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We continue with this series of posts explaining one of the A/B tests we’ve been running on our website. This time our goal is to try to drive traffic from our blog to our product pages. By doing so, we can get more visitors attracted by our content and also interested in our products.

The blog is one of the strengths of our website. We have been creating content for years. And we believe such content is useful to our readers. In addition, the blog is one of the pillars in our inbound marketing strategy.

To try to drive more traffic from the blog to our product pages, we have previously seen the use of a sidebar, which we tested here. We also tried to add banners to the content of the most popular blog posts, although the result we got wasn’t the one we expected.

In the case that we are going to study today, we added an additional section in each blog post showing our products. Thanks to an A/B test we will see if this change gets better results.

Test Hypothesis

On our blog, each post follows the same content template. First we have a header with the title and featured image. Then we have to the content. And finally we have the comment section.

In the test that we are going to explain this time, the hypothesis we want to test is that “by adding a section before the comment box with links to our products, the traffic that will reach them through the blog will be higher”.

To validate this hypothesis, we propose to modify the template of our WordPress theme to include a section like the one you can see in the following screenshot:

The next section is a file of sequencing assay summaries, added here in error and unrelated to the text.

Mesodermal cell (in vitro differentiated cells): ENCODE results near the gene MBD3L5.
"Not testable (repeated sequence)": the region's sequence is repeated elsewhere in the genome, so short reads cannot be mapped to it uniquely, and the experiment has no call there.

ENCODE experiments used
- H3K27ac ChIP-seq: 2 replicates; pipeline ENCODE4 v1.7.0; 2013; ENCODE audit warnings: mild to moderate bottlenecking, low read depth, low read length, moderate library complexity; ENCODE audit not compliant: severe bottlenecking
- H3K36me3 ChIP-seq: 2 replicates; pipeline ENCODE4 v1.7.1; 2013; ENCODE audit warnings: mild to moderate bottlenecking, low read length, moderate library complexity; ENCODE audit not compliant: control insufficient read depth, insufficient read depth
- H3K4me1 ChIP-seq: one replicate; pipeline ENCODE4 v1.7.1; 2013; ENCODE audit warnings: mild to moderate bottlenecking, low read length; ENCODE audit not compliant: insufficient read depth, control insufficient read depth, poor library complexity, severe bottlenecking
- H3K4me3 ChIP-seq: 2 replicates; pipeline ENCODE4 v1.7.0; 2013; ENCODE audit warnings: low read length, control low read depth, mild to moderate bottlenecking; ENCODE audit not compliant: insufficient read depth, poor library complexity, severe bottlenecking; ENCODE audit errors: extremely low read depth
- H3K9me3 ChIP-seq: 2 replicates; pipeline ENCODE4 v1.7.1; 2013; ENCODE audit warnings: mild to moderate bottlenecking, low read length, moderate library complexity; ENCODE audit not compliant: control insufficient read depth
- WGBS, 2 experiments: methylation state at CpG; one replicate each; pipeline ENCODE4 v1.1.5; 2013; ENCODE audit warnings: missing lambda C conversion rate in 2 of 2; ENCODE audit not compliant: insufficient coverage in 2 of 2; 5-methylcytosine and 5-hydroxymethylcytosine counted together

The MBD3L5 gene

Section at the end of the content promoting the products in a blog post.
Section at the end of the content promoting the products in a blog post.

In this new section we have two boxes with featured images and the title of our products, along with a short descriptive phrase and an action button that takes the visitor to the landing page of each of them.

To create this section we have duplicated our theme’s post template, and then included the additional HTML code before the comments block. This means we now have a second post template in our WordPress theme.

With this, we have everything ready to start the A/B test and validate the hypothesis.

Definition of the A/B test

To define the A/B test in WordPress we will use our Nelio A/B Testing plugin, which you can find in the WordPress plugin directory.

Once the plugin is installed and activated, we go to the menu Nelio A/B Testing » Tests and create a new A/B test of templates. What we get from it is a user interface like the following:

Editing window of the CSS A / B test in blog posts.
Editing view of the A/B test of templates.

We see that the original version is the default template for posts. As an alternative version, we are going to choose the new template we’ve just created in the previous point and that includes the section with the two products.

Next, we are going to define the conversion goals and actions that we want to measure in the results. In this case we are going to define three goals. In the first, we are going to count as a conversion any visit to the landing page of either of our two products that comes from a blog post. The other two goals are going to count the visits to each product separately.